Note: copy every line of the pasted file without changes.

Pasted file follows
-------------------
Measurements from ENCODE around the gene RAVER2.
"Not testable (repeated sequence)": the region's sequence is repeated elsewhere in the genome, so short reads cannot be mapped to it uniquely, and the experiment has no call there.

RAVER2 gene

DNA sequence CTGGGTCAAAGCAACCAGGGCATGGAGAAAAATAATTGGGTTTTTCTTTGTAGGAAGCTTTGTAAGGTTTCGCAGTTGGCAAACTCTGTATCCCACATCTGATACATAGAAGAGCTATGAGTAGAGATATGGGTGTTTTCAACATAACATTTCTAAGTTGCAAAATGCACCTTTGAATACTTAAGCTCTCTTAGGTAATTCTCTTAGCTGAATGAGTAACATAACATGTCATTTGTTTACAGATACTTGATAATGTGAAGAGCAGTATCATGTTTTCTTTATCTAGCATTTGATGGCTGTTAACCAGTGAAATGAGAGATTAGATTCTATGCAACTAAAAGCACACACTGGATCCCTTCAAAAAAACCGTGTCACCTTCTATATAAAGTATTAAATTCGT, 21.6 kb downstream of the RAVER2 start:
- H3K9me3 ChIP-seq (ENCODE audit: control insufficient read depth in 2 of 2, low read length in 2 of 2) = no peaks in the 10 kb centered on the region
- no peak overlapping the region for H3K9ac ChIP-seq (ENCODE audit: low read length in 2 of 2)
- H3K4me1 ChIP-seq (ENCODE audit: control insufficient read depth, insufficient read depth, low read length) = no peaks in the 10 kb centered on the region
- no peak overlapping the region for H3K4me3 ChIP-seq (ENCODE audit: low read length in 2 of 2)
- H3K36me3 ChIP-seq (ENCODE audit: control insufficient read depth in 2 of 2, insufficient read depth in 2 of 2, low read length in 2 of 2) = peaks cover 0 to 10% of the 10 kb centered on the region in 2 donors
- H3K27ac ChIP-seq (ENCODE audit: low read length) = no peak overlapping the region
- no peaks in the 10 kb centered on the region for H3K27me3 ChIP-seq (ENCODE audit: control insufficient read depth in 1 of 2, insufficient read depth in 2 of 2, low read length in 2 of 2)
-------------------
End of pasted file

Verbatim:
Measurements from ENCODE around the gene RAVER2.
"Not testable (repeated sequence)": the region's sequence is repeated elsewhere in the genome, so short reads cannot be mapped to it uniquely, and the experiment has no call there.

RAVER2 gene

DNA sequence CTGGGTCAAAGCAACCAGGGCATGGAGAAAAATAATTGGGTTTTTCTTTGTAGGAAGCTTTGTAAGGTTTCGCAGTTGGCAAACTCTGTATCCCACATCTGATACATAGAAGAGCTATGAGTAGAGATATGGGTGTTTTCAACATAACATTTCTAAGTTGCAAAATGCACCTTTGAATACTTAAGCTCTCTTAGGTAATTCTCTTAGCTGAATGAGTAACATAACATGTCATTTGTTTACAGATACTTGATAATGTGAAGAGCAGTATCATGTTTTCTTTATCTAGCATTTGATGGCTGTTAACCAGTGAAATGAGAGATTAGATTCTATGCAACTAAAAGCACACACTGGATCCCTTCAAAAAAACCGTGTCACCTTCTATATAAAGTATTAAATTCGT, 21.6 kb downstream of the RAVER2 start:
- H3K9me3 ChIP-seq (ENCODE audit: control insufficient read depth in 2 of 2, low read length in 2 of 2) = no peaks in the 10 kb centered on the region
- no peak overlapping the region for H3K9ac ChIP-seq (ENCODE audit: low read length in 2 of 2)
- H3K4me1 ChIP-seq (ENCODE audit: control insufficient read depth, insufficient read depth, low read length) = no peaks in the 10 kb centered on the region
- no peak overlapping the region for H3K4me3 ChIP-seq (ENCODE audit: low read length in 2 of 2)
- H3K36me3 ChIP-seq (ENCODE audit: control insufficient read depth in 2 of 2, insufficient read depth in 2 of 2, low read length in 2 of 2) = peaks cover 0 to 10% of the 10 kb centered on the region in 2 donors
- H3K27ac ChIP-seq (ENCODE audit: low read length) = no peak overlapping the region
- no peaks in the 10 kb centered on the region for H3K27me3 ChIP-seq (ENCODE audit: control insufficient read depth in 1 of 2, insufficient read depth in 2 of 2, low read length in 2 of 2)